1. Oils and tinctures are the primary way to administer cannabinoids since their sublingual administration ensures the cannabinoid gets to the bloodstream fast, allowing quick results.
    2. Edibles; include gummies, chocolates, and honey sticks that allow you to feel the benefits of the cannabinoids with tastes and not the earthiness of hemp compounds.
    • Vape oils are probably the fastest way to feel the effects of any cannabinoids since inhalation allows them to join the bloodstream for fast effects.
    1. Topicals; most cannabinoids come in topicals like patches, balms, and ointments you can apply to the skin for fast effects.
    2. Capsules; you can take CBD capsules offered for pain stress to mask the bitterness of CBD oil.


    Cannabinoids are the active chemical compounds in cannabis plants. They vary in properties and while some are psychoactive, others do not have the high effect. CBD, CBN, and THC are among the most sought cannabinoids, and people take them for pain, sleep issues, and anxiety, although studies have not fully proved that they can help in this regard. Their function depends on how they interact with the endocannabinoid system, specifically how they bind to the endocannabinoid receptors.


    Al Ubeed, H. M. S., Bhuyan, D. J., Alsherbiny, M. A., Basu, A., & Vuong, Q. V. (2022). A comprehensive review on the techniques for extraction of bioactive compounds from medicinal cannabis. Molecules, 27(3), 604. 

    Di Marzo, V., & Piscitelli, F. (2015). The endocannabinoid system and its modulation by phytocannabinoids. Neurotherapeutics, 12(4), 692-698.

    Elms, L., Shannon, S., Hughes, S., & Lewis, N. (2019). Cannabidiol in the Treatment of Post-Traumatic Stress Disorder: A Case Series. Journal of alternative and complementary medicine (New York, N.Y.), 25(4), 392–397.

    ElSohly, M. A. (2002). Chemical constituents of cannabis (pp. 27-36). Cannabis and cannabinoids. Pharmacology, toxicology, and therapeutic potential. Binghamton/New York: Haworth Press.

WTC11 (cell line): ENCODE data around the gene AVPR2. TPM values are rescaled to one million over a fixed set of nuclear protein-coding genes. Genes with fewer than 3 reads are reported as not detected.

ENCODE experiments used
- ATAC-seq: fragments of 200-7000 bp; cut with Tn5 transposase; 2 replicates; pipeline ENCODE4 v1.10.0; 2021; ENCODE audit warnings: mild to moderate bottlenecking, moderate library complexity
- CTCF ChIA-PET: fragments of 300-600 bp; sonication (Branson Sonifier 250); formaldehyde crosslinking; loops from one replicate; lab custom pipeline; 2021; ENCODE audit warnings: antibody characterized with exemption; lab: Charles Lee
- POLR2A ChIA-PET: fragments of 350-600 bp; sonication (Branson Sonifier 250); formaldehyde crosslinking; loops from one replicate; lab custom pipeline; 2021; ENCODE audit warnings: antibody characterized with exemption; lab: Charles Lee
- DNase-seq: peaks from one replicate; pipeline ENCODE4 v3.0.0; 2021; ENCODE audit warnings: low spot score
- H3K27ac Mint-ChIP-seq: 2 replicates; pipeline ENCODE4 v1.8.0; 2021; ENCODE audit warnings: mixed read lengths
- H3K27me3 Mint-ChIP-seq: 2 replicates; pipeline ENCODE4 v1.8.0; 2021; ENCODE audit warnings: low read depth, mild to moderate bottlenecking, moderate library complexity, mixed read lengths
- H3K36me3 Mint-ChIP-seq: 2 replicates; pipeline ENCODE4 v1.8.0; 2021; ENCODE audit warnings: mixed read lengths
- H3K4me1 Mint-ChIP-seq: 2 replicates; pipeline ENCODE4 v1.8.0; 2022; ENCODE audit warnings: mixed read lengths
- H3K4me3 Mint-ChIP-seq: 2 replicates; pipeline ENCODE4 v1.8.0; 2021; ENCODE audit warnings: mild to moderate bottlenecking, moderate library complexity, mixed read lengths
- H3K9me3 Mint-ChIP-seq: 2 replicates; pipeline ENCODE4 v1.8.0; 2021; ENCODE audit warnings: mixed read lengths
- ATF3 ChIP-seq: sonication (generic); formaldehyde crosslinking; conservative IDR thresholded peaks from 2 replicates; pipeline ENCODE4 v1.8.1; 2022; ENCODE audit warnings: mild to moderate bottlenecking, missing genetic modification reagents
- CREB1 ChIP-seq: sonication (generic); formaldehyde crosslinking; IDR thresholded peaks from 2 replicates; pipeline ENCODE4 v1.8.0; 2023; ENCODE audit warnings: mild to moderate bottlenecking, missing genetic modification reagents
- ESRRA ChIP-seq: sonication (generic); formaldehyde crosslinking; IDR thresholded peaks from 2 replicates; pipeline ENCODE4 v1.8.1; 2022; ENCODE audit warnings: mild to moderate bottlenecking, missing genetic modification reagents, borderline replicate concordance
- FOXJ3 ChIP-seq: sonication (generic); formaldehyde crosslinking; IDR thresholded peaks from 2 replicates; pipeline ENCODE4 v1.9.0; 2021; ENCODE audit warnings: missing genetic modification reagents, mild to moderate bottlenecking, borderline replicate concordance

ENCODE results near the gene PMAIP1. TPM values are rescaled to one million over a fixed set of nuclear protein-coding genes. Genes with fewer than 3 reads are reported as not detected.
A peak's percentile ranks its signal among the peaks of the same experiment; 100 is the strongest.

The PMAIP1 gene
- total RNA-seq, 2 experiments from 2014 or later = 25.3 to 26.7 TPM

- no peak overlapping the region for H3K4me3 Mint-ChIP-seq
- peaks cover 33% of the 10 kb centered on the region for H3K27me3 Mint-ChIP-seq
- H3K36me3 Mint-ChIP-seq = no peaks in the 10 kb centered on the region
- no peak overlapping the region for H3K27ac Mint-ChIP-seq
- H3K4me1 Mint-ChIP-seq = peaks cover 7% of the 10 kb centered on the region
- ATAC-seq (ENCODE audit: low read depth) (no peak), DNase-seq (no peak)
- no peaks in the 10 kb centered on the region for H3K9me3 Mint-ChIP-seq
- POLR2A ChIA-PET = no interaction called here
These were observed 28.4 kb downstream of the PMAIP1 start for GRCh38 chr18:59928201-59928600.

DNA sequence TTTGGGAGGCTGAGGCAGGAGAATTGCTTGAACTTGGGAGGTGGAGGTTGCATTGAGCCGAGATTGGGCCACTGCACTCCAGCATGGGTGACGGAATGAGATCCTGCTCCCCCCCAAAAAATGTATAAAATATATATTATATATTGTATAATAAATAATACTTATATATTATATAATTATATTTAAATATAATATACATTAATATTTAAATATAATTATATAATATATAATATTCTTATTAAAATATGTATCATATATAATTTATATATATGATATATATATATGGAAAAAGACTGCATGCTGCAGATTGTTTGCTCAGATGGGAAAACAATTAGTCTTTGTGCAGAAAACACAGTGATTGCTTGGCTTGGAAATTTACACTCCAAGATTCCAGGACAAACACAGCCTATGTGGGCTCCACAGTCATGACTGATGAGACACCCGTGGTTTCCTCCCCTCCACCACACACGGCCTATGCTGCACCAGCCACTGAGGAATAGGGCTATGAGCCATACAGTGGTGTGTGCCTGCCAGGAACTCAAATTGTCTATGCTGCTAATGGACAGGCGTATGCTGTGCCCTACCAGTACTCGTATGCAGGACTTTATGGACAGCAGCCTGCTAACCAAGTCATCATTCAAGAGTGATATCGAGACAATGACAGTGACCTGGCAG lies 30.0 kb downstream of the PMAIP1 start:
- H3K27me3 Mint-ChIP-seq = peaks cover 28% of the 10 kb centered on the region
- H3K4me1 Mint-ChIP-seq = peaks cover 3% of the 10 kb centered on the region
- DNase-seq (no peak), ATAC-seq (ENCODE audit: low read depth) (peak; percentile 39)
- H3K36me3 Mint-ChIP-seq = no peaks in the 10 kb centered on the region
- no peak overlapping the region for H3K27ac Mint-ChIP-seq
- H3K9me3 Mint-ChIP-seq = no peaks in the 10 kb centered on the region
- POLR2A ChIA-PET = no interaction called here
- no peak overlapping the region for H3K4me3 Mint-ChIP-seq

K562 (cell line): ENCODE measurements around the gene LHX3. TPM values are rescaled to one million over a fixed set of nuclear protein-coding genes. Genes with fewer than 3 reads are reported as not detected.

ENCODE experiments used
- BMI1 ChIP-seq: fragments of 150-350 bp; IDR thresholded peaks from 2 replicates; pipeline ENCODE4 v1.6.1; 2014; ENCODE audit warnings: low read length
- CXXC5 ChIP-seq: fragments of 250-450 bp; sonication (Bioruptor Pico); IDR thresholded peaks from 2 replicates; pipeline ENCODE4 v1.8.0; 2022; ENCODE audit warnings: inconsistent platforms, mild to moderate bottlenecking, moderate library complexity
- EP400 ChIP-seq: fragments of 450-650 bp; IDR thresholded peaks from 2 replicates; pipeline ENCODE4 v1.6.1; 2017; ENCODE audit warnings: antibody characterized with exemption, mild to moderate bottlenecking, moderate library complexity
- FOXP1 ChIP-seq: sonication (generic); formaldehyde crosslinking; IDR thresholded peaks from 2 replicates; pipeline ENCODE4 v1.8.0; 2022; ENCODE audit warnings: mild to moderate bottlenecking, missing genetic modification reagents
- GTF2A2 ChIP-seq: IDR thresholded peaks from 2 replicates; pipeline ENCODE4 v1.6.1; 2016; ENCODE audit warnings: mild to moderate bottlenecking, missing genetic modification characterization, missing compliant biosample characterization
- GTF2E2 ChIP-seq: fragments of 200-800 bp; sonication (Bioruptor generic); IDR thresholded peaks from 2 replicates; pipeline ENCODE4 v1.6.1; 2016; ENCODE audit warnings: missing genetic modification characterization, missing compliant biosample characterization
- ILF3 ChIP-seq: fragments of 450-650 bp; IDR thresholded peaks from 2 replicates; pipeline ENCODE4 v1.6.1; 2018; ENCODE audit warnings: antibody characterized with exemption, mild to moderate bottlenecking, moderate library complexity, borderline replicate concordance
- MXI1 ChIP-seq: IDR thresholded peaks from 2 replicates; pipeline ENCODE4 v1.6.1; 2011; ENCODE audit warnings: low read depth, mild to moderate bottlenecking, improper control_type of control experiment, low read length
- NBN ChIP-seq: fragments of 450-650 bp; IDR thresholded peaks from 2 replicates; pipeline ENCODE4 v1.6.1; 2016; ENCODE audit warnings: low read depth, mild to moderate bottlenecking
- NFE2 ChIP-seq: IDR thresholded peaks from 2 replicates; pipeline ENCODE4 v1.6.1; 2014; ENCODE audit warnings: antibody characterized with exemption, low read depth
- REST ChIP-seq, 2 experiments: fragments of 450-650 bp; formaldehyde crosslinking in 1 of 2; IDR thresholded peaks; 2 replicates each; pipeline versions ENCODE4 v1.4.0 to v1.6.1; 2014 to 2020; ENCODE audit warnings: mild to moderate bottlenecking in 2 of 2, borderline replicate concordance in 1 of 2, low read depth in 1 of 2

Eskander, J. P., Spall, J., Spall, A., Shah, R. V., & Kaye, A. D. (2020). Cannabidiol (CBD) as a treatment of acute and chronic back pain: A case series and literature review. J Opioid Manag, 16(3), 215-8.

    Kruger, J. S., & Kruger, D. J. (2022). Delta-8-THC: Delta-9-THC’s nicer younger sibling?. Journal of cannabis research, 4(1), 1-8.

    McPartland, J. M., Duncan, M., Di Marzo, V., & Pertwee, R. G. (2015). Are cannabidiol and Δ9‐tetrahydrocannabivarin negative modulators of the endocannabinoid system? A systematic review. British journal of pharmacology, 172(3), 737-753.

    Schlienz, N. J., Lee, D. C., Stitzer, M. L., & Vandrey, R. (2018). The effect of high-dose dronabinol (oral THC) maintenance on cannabis self-administration. Drug and alcohol dependence, 187, 254-260.

    Usami, N., Kobana, K., Yoshida, H., Kimura, T., Watanabe, K., Yoshimura, H., & Yamamoto, I. (1998). Synthesis and pharmacological activities in mice of halogenated δ9-tetrahydrocannabinol derivatives. Chemical and pharmaceutical bulletin, 46(9), 1462-1467.

    Vučković, S., Srebro, D., Vujović, K. S., Vučetić, Č., & Prostran, M. (2018). Cannabinoids and pain: new insights from old molecules. Frontiers in pharmacology, 1259.

    Wong, H., & Cairns, B. E. (2019). Cannabidiol, cannabinol and their combinations act as peripheral analgesics in a rat model of myofascial pain. Archives of oral biology, 104, 33–39.

    Nicola Boulton
    Nicola Boulton